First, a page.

Does any of this make the road of Virginia safer? Maybe. But that is the nature of more police… there are always people you can pull over for speeding and other offenses. It is easy enough to generate bigger numbers of traffic citations if that’s the goal.
But what this is really about is that they get extra federal funding for these campaigns, as it clearly says in the article: “Funding for the enforcement initiative is provided through federal highway safety monies”
Which is all well and good, but it is silly to claim that it is about anything else: We have federal money to pay more officers, so we will do stuff. Fair enough.
This is an interesting and unusual case where a school bus driver was charged with reckless driving.
Obviously it was a serious accident, but the circumstances are unusual. [Read more…]
While few police stops are quite that exciting or dramatic, a recent attempted police stop resulted in a police chase in Augusta County, by vehicle and on foot, resulting in an overturned vehicle and minor injuries for the defendant, and a trip to the Middle River jail.
The news report at NewsLeader.com doesn’t say why the police were originally attempting to pull over Trevis H. Johnson, 28, of Charlottesville, but he was later charged with reckless driving, drug possession, and eluding police.
Typical police stops for reckless driving, the likely cause for the original police attention to the defendant, result in a criminal citation for a Class 1 misdemeanor. This charge is a serious offense, but there are often opportunities to challenge a criminal reckless charge in VA courts.
Hampton Roads has an interesting analysis in the Pilot Online about the number of speeding tickets issued for travelling at rates 10mph over the limit or less.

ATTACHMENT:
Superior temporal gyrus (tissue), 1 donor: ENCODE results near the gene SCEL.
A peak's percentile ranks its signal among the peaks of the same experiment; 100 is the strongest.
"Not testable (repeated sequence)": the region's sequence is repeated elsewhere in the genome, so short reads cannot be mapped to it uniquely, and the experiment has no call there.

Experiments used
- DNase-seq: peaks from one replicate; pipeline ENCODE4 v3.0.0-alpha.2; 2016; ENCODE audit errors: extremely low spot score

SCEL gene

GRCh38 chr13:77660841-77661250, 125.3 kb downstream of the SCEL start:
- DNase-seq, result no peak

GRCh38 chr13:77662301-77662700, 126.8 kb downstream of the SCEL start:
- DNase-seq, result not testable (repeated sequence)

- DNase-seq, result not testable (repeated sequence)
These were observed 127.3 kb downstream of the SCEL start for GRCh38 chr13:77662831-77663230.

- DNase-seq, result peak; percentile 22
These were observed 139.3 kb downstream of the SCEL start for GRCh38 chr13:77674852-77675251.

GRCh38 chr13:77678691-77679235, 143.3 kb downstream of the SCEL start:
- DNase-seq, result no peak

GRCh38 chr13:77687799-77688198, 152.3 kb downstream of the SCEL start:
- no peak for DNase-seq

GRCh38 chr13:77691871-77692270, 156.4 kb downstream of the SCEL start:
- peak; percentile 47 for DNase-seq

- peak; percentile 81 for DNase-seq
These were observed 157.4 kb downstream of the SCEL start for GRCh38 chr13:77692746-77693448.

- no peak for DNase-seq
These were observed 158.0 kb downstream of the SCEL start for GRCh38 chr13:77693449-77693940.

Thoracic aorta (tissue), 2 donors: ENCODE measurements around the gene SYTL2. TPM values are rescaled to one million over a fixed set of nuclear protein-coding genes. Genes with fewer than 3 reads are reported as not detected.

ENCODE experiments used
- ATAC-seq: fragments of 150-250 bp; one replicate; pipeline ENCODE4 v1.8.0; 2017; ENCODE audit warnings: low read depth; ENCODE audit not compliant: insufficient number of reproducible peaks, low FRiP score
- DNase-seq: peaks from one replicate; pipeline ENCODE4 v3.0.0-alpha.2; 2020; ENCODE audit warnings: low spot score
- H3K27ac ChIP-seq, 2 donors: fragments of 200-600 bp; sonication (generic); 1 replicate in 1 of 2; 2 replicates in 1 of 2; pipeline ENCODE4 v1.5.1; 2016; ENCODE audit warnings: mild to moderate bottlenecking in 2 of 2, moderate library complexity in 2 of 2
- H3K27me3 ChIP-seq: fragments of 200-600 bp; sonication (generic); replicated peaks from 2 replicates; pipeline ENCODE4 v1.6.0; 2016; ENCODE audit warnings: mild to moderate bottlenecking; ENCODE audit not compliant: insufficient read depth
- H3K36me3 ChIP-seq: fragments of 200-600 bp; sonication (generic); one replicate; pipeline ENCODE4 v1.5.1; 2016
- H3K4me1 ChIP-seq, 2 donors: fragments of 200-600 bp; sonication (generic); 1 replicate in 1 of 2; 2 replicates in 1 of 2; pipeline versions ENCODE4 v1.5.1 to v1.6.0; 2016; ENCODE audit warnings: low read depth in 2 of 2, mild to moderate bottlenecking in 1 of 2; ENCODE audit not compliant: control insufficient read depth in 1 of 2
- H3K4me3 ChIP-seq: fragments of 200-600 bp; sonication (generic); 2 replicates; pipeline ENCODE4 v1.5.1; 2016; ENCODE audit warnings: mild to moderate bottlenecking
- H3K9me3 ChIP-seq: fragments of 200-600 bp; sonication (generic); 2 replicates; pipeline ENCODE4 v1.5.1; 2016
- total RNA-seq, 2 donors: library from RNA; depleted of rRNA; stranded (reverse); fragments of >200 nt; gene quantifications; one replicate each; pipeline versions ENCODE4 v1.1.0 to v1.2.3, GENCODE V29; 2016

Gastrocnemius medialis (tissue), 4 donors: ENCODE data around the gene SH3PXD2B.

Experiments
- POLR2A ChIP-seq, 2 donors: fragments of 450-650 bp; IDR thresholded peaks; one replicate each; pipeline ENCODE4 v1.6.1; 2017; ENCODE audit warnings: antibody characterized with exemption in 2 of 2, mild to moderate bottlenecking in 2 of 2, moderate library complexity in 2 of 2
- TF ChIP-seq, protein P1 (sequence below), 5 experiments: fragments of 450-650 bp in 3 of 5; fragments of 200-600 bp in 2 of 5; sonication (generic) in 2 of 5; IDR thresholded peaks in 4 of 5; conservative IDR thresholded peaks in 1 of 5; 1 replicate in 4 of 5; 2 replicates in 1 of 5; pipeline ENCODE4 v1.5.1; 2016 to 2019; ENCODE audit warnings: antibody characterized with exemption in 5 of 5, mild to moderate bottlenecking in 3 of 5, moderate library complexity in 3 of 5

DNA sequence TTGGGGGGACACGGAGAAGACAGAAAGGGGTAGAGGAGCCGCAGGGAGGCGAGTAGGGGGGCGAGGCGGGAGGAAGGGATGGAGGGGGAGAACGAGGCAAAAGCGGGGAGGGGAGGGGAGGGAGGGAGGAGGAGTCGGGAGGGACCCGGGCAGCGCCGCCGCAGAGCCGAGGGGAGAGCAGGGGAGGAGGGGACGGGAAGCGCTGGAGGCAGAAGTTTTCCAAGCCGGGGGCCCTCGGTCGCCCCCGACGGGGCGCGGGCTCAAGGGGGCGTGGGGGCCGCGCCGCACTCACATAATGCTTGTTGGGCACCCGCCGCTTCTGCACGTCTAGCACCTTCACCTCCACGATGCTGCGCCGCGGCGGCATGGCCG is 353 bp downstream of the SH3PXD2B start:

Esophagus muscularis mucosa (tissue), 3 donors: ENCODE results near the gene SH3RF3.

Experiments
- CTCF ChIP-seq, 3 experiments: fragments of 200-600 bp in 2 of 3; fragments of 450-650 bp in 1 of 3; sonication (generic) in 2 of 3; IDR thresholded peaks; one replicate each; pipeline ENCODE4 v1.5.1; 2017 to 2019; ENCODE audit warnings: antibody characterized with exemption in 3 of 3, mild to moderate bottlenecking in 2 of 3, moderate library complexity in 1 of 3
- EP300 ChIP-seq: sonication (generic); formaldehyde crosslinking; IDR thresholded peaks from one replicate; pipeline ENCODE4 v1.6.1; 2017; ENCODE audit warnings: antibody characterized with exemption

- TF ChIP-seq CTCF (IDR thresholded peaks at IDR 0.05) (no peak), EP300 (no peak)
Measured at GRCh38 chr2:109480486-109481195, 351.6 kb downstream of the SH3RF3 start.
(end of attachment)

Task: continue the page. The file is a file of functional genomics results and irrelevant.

It is widely believed that police are unlikely to pull you over for speeding if you are only going 10mph over the limit, and their analysis appears to bear that out. According to their research, only three tenths of 1 percent of tickets issues where for less than that speeding threshold.
However, that doesn’t mean it isn’t possible. You are probably most likely to get tagged with low grade speeding in school zones with lots of kids around, which makes sense.
Virginia is known for some of the toughest speeding laws in the nation, with criminal charges for driving 20mph over the limit, or over 80mph, known as “reckless by speed“. Reckless driving in Virginia is the same seriousness as a drunk driving charge – a Class 1 Misdemeanor offense.
But it is comforting to know that you are very unlikely to get a speeding citation for under 10mph over the limit. The practical reason for this isn’t so much that the police are just willing to give you a pass. It’s more likely if they want to pull over speeders, it frankly isn’t hard to find people travelling faster than that, so they don’t waste their time with the very minor infractions in most cases.
And it’s certainly true that speedier drivers, especially chronic ones, are a bigger threat to public safely, and more worth the time and effort for an officer to stop them and issue a traffic ticket.
But Virginia is probably the last place that you want to push the limit much beyond that, given the significant legal problems you face when you up the ante.